I’m part of this statistic after being diagnosed with a number of lesions including  squamous cell carcinoma and  basal cell carcinoma. Statistics show I’m not alone and this is not a group encouraging joiners. These lesions are a result of a childhood spent on  beaches and in backyard pools lathered in baby oil chasing the elusive deep rich golden tan which thanks to my Celtic forebears would always remain elusive. Dont get me wrong I still love a rich golden tan, and nothing screams “healthy ” louder than a tan, but I now safely  worship at the alter of a spray tan booth!

 Thankfully tanning beds have fallen foul of favour as the research shows the use of tanning beds prior to the age of 35 accelerates the risk of melanoma by a staggering 59%.

Over 2000 Australians are treated for skin cancer every day. Do these  mind boggling statistics shock us into  being smart when exposed to the sun ? The increase in rates of diagnosis of skin cancers  suggests not. If those statistics dont shock us into protecting our skins, the latest statistic including the under 25’s might.

Melanoma is the number one cancer killer of this group!

 What about Vitamin D?

Yes, vitamin D is important for overall health but for the majority of skins, walking to the car, or simply hanging the washing on the line can achieve the required exposure. Mental equation…..Susan x washing for a family of 4 = synthesising enough Vit D for South East Queensland!

Lets talk about sunscreens.

A physical sunscreen is one that contains zinc or titanium dioxide which  forms a barrier on top of the skin,which reflects and scatters UV rays  preventing it passing through to the deeper layers of our skin where it can cause damage. Activity and towelling off after swimming removes  sunblock so re-application is vital.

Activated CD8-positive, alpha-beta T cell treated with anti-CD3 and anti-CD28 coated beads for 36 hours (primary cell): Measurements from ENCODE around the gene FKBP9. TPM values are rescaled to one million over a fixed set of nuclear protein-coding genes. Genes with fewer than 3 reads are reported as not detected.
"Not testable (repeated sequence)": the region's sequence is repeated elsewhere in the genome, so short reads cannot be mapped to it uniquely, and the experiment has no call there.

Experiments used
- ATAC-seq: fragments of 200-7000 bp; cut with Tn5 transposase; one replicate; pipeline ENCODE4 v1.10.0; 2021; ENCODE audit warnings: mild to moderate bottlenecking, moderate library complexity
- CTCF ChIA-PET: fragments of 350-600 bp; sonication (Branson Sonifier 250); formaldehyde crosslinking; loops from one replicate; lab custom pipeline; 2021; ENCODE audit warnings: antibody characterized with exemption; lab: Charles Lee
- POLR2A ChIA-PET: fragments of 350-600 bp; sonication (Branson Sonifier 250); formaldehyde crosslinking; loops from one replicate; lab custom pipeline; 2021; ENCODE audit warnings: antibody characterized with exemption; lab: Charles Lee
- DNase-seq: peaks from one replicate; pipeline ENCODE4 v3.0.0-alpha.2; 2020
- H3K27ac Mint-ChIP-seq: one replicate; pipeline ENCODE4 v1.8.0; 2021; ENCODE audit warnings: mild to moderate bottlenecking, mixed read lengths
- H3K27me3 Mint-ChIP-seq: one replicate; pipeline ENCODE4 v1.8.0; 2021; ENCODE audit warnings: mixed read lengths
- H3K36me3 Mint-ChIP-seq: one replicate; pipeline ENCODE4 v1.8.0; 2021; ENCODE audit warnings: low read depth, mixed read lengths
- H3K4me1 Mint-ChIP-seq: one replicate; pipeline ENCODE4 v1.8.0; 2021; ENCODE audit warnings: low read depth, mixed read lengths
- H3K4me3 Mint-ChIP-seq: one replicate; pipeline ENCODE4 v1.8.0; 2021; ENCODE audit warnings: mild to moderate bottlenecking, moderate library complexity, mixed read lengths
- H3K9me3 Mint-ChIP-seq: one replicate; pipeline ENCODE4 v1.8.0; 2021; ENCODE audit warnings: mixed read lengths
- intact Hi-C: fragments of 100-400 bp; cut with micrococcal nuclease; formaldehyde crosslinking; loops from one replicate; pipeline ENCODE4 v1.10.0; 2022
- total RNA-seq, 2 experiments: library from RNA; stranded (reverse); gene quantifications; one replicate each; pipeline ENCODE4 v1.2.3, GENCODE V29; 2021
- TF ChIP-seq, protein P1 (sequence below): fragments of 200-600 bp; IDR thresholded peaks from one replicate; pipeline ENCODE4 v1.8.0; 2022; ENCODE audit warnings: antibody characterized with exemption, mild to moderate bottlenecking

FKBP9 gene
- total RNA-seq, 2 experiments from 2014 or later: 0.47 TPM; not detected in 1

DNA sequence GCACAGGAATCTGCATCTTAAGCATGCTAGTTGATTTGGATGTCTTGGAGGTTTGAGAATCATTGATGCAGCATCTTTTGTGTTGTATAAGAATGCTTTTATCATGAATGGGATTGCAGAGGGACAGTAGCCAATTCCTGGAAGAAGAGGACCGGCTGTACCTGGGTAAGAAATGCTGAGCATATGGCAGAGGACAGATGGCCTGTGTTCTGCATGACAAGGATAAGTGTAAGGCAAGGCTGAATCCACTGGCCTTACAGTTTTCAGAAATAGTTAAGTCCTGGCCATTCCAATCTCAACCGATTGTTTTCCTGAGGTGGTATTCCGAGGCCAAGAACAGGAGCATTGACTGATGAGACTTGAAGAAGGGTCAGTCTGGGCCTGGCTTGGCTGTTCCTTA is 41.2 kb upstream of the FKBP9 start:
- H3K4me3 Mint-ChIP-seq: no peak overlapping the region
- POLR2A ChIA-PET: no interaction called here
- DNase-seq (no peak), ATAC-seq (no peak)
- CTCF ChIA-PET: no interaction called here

A chemical sunscreen  interacts chemically  within the skin to form a protective barrier. Sunlight is deactivated and degraded after coming in contact with the chemicals in the sunscreen. A chemical  sunscreen must be applied 20 minutes prior to sun exposure for it to be effective and reapplied  throughout the day. Your skin has a natural SPF, partially determined by how much melanin your skin contains, that is, how darkly pigmented your skin is, but don’t rely upon this for protection from the sun. The SPF is a multiplication factor. If you can stay out in the sun 15 minutes before burning, using a sunscreen with an SPF of 10 would allow you to resist burning for 10x longer or the equivalent of  150 minutes.

“Sunscreens should be viewed as an add on to protective clothing not a substitute,” according to The Australasian College of Dermatologists .There is an armoury of suncreens out there and the decision between a physical and chemical suncreen really depends on your lifestyle.

 Broadspectrum sunscreen  contain a combination of both chemical and physical sun protection. These are your best bet as they cover all bases.

The best sunscreen is the sunscreen you will use!